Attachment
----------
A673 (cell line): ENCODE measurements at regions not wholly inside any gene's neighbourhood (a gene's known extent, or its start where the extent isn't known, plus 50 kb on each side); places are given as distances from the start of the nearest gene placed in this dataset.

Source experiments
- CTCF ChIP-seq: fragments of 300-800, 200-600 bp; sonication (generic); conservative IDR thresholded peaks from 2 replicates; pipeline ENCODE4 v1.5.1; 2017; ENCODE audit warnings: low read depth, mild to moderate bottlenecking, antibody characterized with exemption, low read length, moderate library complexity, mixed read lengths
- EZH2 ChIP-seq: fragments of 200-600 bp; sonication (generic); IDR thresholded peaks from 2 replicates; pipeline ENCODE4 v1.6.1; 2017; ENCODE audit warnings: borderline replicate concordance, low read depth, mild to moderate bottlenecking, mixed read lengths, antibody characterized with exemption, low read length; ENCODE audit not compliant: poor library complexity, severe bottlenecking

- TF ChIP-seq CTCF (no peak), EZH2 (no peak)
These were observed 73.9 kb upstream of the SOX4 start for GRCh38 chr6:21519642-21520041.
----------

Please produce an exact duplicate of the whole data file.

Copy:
A673 (cell line): ENCODE measurements at regions not wholly inside any gene's neighbourhood (a gene's known extent, or its start where the extent isn't known, plus 50 kb on each side); places are given as distances from the start of the nearest gene placed in this dataset.

Source experiments
- CTCF ChIP-seq: fragments of 300-800, 200-600 bp; sonication (generic); conservative IDR thresholded peaks from 2 replicates; pipeline ENCODE4 v1.5.1; 2017; ENCODE audit warnings: low read depth, mild to moderate bottlenecking, antibody characterized with exemption, low read length, moderate library complexity, mixed read lengths
- EZH2 ChIP-seq: fragments of 200-600 bp; sonication (generic); IDR thresholded peaks from 2 replicates; pipeline ENCODE4 v1.6.1; 2017; ENCODE audit warnings: borderline replicate concordance, low read depth, mild to moderate bottlenecking, mixed read lengths, antibody characterized with exemption, low read length; ENCODE audit not compliant: poor library complexity, severe bottlenecking

- TF ChIP-seq CTCF (no peak), EZH2 (no peak)
These were observed 73.9 kb upstream of the SOX4 start for GRCh38 chr6:21519642-21520041.